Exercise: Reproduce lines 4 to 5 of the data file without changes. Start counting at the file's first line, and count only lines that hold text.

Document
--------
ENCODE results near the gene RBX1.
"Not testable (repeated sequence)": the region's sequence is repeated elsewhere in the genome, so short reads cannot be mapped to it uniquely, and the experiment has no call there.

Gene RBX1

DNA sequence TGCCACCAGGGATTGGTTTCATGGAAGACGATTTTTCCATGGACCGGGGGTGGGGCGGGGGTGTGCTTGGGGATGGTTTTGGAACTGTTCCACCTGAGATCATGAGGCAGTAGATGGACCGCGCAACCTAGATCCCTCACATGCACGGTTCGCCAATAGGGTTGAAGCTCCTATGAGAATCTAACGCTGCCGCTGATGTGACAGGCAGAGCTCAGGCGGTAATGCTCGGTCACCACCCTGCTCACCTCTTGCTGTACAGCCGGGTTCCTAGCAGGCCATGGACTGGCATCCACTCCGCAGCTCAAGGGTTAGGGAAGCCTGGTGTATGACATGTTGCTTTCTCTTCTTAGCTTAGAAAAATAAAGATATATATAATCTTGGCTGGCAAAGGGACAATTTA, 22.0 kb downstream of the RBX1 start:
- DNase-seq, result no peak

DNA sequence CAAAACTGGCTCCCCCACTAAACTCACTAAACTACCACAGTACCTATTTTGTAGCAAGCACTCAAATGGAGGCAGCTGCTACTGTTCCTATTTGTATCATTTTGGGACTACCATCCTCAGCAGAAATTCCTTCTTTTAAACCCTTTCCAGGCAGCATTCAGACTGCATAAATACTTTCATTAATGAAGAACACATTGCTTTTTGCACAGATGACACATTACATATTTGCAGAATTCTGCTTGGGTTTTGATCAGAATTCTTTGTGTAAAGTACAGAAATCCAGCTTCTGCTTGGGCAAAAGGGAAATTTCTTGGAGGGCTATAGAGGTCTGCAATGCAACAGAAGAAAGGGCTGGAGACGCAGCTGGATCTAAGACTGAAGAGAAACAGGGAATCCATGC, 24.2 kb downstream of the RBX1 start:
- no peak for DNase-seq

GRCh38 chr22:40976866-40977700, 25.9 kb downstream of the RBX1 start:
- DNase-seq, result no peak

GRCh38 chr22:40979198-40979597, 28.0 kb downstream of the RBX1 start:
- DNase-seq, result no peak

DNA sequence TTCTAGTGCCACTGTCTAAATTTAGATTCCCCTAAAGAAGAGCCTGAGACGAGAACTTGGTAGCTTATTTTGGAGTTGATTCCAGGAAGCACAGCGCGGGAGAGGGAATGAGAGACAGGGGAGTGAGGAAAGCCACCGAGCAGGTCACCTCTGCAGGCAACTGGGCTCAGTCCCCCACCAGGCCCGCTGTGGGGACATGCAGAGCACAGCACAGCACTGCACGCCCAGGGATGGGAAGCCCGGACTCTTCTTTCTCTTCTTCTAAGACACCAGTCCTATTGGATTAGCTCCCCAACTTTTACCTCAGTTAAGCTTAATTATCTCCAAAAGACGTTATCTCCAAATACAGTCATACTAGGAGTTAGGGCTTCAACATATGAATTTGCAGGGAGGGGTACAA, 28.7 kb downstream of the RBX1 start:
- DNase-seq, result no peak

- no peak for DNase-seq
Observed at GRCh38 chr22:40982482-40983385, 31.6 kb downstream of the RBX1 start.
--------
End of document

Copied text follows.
DNA sequence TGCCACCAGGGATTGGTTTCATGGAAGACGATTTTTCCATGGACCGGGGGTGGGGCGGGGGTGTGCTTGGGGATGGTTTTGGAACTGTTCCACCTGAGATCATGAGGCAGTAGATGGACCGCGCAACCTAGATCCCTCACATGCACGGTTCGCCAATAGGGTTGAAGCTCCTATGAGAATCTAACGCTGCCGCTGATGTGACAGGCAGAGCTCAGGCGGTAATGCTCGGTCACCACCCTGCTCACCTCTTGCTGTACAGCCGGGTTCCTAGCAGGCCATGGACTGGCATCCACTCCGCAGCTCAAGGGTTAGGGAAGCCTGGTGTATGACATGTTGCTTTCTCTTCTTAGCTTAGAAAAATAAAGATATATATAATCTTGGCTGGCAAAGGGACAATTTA, 22.0 kb downstream of the RBX1 start:
- DNase-seq, result no peak